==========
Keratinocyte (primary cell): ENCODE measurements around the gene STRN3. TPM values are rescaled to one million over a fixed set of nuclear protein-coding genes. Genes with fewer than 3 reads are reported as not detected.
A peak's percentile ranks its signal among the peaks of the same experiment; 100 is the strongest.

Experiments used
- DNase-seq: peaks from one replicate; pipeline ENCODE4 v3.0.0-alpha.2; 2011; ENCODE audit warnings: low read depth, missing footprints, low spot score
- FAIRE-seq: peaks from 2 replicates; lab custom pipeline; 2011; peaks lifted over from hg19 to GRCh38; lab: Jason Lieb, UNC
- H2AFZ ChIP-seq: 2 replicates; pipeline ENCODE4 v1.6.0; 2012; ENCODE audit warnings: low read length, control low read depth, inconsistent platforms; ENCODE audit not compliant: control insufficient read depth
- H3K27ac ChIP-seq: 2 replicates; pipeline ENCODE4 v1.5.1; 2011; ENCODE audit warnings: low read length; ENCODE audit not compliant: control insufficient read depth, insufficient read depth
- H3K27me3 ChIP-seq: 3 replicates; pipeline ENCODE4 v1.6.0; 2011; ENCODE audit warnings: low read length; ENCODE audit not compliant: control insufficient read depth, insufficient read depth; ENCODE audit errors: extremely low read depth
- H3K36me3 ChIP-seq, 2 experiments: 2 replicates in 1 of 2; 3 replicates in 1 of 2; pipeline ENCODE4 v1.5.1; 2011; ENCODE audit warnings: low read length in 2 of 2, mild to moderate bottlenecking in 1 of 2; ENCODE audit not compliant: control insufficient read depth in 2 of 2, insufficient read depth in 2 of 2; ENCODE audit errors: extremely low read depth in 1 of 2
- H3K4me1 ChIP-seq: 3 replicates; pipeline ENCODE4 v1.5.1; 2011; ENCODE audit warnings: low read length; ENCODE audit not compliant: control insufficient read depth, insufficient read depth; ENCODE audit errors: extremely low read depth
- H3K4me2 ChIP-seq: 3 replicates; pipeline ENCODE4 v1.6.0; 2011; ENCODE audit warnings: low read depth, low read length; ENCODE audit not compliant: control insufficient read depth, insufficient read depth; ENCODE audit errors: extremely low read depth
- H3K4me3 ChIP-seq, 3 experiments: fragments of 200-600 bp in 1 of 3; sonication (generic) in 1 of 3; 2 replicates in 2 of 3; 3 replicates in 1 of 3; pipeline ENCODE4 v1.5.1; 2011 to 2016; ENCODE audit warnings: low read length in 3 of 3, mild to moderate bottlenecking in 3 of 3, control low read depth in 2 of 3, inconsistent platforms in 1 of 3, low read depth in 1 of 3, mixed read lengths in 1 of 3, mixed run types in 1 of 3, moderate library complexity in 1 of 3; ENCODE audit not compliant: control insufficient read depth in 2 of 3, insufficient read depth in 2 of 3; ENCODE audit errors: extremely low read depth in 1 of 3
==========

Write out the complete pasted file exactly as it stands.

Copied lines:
Keratinocyte (primary cell): ENCODE measurements around the gene STRN3. TPM values are rescaled to one million over a fixed set of nuclear protein-coding genes. Genes with fewer than 3 reads are reported as not detected.
A peak's percentile ranks its signal among the peaks of the same experiment; 100 is the strongest.

Experiments used
- DNase-seq: peaks from one replicate; pipeline ENCODE4 v3.0.0-alpha.2; 2011; ENCODE audit warnings: low read depth, missing footprints, low spot score
- FAIRE-seq: peaks from 2 replicates; lab custom pipeline; 2011; peaks lifted over from hg19 to GRCh38; lab: Jason Lieb, UNC
- H2AFZ ChIP-seq: 2 replicates; pipeline ENCODE4 v1.6.0; 2012; ENCODE audit warnings: low read length, control low read depth, inconsistent platforms; ENCODE audit not compliant: control insufficient read depth
- H3K27ac ChIP-seq: 2 replicates; pipeline ENCODE4 v1.5.1; 2011; ENCODE audit warnings: low read length; ENCODE audit not compliant: control insufficient read depth, insufficient read depth
- H3K27me3 ChIP-seq: 3 replicates; pipeline ENCODE4 v1.6.0; 2011; ENCODE audit warnings: low read length; ENCODE audit not compliant: control insufficient read depth, insufficient read depth; ENCODE audit errors: extremely low read depth
- H3K36me3 ChIP-seq, 2 experiments: 2 replicates in 1 of 2; 3 replicates in 1 of 2; pipeline ENCODE4 v1.5.1; 2011; ENCODE audit warnings: low read length in 2 of 2, mild to moderate bottlenecking in 1 of 2; ENCODE audit not compliant: control insufficient read depth in 2 of 2, insufficient read depth in 2 of 2; ENCODE audit errors: extremely low read depth in 1 of 2
- H3K4me1 ChIP-seq: 3 replicates; pipeline ENCODE4 v1.5.1; 2011; ENCODE audit warnings: low read length; ENCODE audit not compliant: control insufficient read depth, insufficient read depth; ENCODE audit errors: extremely low read depth
- H3K4me2 ChIP-seq: 3 replicates; pipeline ENCODE4 v1.6.0; 2011; ENCODE audit warnings: low read depth, low read length; ENCODE audit not compliant: control insufficient read depth, insufficient read depth; ENCODE audit errors: extremely low read depth
- H3K4me3 ChIP-seq, 3 experiments: fragments of 200-600 bp in 1 of 3; sonication (generic) in 1 of 3; 2 replicates in 2 of 3; 3 replicates in 1 of 3; pipeline ENCODE4 v1.5.1; 2011 to 2016; ENCODE audit warnings: low read length in 3 of 3, mild to moderate bottlenecking in 3 of 3, control low read depth in 2 of 3, inconsistent platforms in 1 of 3, low read depth in 1 of 3, mixed read lengths in 1 of 3, mixed run types in 1 of 3, moderate library complexity in 1 of 3; ENCODE audit not compliant: control insufficient read depth in 2 of 3, insufficient read depth in 2 of 3; ENCODE audit errors: extremely low read depth in 1 of 3